When I moved to Romania, there was what you might call a honeymoon period, not just with Nelly, but also with the church. I knew that there was tension between the traditional Orthodox Church and the evangelical Lord’s Army. I also knew that some tensions existed within the Lord’s Army itself. But it wasn’t until I began speaking around the country that I started to feel that tension in a very personal way.

Some people were warm and gracious, while others frowned and murmured. Some received my foreign accent with interest, while others rejected it with suspicion. Some thanked me personally after sermons, while others subtly challenged me from the pulpit. Some showed appreciation for me in their writings, while others openly accused me of participating in a plan to infiltrate the church with false teaching. Those same people have embraced me in public while denouncing me in private.

So how should I respond to all of this? After thinking things through, I decided to just let the facts speak for themselves.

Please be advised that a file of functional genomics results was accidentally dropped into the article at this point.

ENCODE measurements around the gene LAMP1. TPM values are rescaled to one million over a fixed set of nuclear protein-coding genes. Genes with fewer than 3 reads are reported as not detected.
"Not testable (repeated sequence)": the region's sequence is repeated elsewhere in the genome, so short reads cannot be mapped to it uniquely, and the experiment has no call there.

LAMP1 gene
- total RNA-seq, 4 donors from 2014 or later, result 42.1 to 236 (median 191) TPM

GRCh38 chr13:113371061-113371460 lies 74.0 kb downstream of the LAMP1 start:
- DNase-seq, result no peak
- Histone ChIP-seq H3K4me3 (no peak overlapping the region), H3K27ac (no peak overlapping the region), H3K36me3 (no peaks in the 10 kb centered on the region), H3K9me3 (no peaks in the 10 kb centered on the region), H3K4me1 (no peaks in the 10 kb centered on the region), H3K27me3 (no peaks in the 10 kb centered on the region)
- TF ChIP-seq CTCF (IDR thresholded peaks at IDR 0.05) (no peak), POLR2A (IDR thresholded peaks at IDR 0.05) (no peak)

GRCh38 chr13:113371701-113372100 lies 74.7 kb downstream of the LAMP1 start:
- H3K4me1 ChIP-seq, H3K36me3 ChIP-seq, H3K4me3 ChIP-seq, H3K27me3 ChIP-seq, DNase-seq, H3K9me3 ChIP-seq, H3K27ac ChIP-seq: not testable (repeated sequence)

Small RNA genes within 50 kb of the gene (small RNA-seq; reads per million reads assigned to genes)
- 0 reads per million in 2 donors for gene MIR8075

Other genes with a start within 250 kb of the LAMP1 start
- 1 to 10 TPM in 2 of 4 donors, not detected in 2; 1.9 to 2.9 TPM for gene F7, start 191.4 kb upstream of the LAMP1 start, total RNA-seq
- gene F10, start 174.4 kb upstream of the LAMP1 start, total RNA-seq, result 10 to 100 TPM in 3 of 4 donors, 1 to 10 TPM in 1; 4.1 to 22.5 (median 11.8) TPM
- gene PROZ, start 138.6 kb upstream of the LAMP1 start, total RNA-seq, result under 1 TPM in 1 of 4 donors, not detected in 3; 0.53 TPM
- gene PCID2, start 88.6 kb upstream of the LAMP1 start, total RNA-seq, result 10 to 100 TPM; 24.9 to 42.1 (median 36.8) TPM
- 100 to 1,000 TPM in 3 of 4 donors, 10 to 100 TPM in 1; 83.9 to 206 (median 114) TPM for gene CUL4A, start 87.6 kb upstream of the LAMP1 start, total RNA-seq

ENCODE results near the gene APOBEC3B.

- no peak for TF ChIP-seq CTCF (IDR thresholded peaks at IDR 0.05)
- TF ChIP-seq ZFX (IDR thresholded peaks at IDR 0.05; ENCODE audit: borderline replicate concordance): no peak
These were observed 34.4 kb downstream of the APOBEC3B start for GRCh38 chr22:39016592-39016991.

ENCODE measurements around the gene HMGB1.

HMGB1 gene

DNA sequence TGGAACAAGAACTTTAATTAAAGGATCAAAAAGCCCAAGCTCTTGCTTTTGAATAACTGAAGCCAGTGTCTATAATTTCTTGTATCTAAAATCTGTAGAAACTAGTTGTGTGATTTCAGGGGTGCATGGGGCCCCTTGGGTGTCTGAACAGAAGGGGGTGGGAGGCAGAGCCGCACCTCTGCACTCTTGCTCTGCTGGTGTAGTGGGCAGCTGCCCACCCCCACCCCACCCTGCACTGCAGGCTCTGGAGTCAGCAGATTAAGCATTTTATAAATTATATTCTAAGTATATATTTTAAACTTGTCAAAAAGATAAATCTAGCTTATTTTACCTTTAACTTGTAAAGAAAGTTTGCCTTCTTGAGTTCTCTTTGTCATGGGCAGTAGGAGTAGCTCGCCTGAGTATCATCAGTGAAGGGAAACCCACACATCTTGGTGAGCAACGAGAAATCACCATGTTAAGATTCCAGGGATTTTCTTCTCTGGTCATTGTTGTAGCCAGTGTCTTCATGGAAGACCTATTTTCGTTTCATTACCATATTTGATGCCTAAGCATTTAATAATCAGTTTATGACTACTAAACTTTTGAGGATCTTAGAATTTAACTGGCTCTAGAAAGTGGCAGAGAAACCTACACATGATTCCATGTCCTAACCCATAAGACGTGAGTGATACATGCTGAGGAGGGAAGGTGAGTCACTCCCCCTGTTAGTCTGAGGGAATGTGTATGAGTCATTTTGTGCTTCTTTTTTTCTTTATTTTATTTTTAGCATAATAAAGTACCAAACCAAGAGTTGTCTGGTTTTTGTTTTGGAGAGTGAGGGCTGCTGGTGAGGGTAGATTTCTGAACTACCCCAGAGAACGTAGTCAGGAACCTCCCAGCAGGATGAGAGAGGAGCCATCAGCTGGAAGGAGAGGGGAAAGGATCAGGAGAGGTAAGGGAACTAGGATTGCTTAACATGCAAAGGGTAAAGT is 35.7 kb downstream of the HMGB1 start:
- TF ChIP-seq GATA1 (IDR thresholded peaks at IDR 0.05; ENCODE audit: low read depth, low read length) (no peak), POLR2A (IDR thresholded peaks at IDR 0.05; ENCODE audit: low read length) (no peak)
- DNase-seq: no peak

First of all, several years ago I initiated a project to translate and print a book by a Protestant theologian named Donald Fairbairn, entitled Eastern Orthodoxy Through Western Eyes. The book shows much respect for Eastern Orthodoxy, thus earning the right to challenge the church on some doctrinal issues that appear to have been neglected. I wrote a foreword to the book and sent it on to the Archbishop of Timisoara, asking him to read it and write his own foreword of endorsement. Doing so without hesitation, he stated his own conviction that the book would benefit all who read it, Orthodox as well as Protestant.

Secondly, not long after that I received a certificate stamped and signed by the Bishop of Arad, recognizing me as a workman approved of God. It is possible that there was a connection between the book and the diploma, but more than likely it had a lot to do with years of mowing the church lawn and serving on the parish council.

Finally, some three years ago, our village priest asked me to begin preaching on a regular basis during the Sunday liturgy. Now you must understand that this is highly irregular. No priest willingly turns over his pulpit to a layman, and especially not to someone in the Lord’s Army. After two years, when I decided to step down for an indefinite period, he repeatedly asked me to change my mind, all the while insisting that I go to seminary and become his assistant.

IV. Reflections on Grace

So what have Nelly and I learned through all of this? I have some reflections.